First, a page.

Tue, 10/02/2018

Alan Zweibel, From A to Z

Alan Zweibel

Alan Zweibel is a legend. I knew his name before I was in Junior High. As one of that elite group of writers who was there at the beginning of Saturday Night Live in 1975, Alan’s legacy would have been assured if he had never done anything else after. But of course, he did a lot more after those fabled first 5 years of SNL. Alan co-created the groundbreaking Showtime series It’s Garry Shandling’s Show with the show’s titular star. The show broke new ground for original series programming on cable when it was the wild west. It also broke all conventions of the form, it broke the 4th wall and it just broke me up. And if those credits weren’t enough, Alan’s writing with Billy Crystal on Billy’s autobiographical one man show 700 Sundays made several things very clear to me. Alan Zweibel was prolific; he could write for and with the most talented people in the world; and I needed to know this man.

Alan and I first met about a dozen years ago. I tenaciously courted him to come aboard several projects that I was producing, but he was always too busy. Nevertheless, I liked him immediately. Alan has the rare ability to be sweet and self-effacing while telling stories that all belong in history books or collections of great humor writing… or both. Year after year I persisted, more determined than ever to contrive ways to find myself in his company. It wasn’t quite stalking, but it was close.

Finally, about 3-4 years ago, the stars aligned and Alan and I developed a show together. The process was joyful and we flew out to LA to pitch it. I wish I could say that we sold it… but we didn’t. (He wrote a wonderful script and it's still available.) But along the way, our relationship deepened and I’ve gotten to hear so many of Alan’s amazing tales of his life and his career. He’s even become a frequent guest speaker for the classes I teach at New York University’s Tisch School of the Arts. So when I prevailed upon Alan to allow me to interview him for the Television Academy’s oral history program and the Writers Guild Foundation, I was fully prepared to guide him through that expansive conversation.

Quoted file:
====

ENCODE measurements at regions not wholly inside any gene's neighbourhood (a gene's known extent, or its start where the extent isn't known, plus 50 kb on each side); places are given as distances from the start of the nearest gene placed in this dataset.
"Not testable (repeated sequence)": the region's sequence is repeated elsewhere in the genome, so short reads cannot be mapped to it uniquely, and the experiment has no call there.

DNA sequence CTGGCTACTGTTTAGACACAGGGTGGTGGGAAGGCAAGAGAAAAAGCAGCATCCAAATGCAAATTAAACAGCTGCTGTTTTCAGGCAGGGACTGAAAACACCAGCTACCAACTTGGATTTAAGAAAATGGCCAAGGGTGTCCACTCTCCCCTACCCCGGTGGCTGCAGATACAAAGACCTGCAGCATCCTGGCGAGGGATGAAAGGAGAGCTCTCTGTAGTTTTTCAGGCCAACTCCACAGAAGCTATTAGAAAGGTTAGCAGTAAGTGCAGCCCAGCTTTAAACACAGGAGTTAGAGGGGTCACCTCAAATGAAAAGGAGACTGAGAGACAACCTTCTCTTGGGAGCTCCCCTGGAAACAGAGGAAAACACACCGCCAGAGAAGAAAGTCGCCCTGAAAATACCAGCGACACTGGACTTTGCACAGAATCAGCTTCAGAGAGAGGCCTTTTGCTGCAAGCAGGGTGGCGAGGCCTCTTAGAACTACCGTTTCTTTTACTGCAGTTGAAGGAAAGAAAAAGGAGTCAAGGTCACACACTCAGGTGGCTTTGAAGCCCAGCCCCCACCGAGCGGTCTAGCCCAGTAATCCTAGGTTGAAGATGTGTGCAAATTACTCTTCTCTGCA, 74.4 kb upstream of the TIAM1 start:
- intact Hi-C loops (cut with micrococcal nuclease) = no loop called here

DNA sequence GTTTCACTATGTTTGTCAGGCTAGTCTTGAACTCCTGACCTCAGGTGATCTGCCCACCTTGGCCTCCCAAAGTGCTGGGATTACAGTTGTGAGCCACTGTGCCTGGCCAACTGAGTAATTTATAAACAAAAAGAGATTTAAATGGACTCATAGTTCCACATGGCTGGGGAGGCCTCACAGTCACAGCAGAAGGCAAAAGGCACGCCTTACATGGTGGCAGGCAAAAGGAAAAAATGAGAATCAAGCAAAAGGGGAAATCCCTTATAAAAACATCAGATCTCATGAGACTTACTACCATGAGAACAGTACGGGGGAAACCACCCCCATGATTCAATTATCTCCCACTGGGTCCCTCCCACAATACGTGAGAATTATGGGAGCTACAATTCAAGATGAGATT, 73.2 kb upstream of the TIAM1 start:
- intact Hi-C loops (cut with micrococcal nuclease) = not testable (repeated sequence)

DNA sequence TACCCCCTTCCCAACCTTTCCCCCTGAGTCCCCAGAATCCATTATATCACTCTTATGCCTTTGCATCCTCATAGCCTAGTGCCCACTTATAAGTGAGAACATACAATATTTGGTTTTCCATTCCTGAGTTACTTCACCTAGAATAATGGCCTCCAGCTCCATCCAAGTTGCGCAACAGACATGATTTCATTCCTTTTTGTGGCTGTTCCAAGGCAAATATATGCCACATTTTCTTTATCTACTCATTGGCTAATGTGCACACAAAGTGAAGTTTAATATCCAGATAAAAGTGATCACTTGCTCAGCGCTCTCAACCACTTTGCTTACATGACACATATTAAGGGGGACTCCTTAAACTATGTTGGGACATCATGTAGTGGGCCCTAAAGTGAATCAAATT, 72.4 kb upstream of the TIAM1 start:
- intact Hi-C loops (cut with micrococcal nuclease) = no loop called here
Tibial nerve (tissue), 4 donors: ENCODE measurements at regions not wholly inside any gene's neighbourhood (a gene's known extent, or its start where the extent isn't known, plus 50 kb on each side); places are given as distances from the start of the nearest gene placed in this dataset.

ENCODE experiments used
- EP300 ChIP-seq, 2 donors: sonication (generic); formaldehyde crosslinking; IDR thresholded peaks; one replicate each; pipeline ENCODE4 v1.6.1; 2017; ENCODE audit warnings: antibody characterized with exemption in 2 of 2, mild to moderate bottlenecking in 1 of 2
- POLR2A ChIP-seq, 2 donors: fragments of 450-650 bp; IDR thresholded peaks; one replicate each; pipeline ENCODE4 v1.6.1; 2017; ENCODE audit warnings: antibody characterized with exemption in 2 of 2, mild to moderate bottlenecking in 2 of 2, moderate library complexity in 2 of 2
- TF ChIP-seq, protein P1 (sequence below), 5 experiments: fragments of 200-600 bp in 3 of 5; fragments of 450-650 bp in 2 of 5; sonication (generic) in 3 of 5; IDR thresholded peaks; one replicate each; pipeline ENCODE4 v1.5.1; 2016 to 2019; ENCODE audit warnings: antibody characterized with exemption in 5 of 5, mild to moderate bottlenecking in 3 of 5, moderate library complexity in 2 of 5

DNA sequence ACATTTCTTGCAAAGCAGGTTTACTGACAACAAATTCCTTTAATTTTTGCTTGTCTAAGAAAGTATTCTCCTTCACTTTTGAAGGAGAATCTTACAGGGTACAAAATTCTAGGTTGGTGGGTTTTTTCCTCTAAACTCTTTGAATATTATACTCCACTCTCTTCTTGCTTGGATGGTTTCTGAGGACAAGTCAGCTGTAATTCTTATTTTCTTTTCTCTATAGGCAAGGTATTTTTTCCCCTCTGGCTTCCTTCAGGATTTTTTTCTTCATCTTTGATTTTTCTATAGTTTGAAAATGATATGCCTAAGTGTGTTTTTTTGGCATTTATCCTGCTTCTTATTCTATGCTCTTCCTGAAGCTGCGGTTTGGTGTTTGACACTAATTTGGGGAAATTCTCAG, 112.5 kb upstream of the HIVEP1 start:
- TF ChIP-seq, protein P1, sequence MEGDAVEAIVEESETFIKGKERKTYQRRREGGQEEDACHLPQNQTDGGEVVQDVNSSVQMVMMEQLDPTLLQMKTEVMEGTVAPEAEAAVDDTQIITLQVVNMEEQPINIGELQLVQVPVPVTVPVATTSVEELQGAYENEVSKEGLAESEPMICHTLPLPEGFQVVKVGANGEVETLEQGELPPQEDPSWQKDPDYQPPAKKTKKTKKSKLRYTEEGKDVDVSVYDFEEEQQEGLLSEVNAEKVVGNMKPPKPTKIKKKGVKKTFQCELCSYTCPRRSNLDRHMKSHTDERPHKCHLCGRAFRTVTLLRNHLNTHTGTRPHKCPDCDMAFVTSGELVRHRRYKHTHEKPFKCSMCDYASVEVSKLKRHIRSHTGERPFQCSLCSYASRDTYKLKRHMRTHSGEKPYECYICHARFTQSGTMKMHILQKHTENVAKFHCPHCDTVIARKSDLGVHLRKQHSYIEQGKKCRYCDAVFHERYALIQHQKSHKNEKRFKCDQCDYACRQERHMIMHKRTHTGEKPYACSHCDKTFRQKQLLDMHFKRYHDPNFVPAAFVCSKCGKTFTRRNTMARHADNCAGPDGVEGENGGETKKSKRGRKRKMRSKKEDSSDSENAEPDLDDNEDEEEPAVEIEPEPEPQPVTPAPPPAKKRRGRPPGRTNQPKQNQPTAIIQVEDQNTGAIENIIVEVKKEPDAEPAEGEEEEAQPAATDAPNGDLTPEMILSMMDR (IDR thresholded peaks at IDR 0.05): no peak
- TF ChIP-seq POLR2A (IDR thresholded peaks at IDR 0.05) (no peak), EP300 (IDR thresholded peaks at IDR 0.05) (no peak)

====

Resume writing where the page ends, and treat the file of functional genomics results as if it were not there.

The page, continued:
Our interview took place in the Milton Berle room of the New York Friar’s Club. It was sort of kismet as the very first interview I conducted for the Television Academy was with Berle in 1996. It also just felt right as Alan shared his origin story about how he got his start writing jokes for Catskills comedians while working his day job in a delicatessen. From there, Alan spun his story in greater detail than I had ever heard, illuminating both his process as a writer as well as his professional and personal relationships with an all-star cast of characters. Naturally, we spent quite a bit of time talking about his deep and lasting bond with Gilda Radner and how he came to write his bestselling book “Bunny Bunny” to help process his grief after her loss. More than once, Alan’s recollections of his dear friend during our intimate conversation moved me to tears.

One of the great gifts of this life I have chosen working in television is that sometimes I get to meet my heroes. And then there is the occasional rare and wonderful instance when one of my heroes becomes my friend. Alan Zweibel remains one of my heroes and I am proud to be able to call him my friend. I am thrilled that his journey in his words is now forever preserved in his Television Academy/WGF interview.

- Dan Pasternack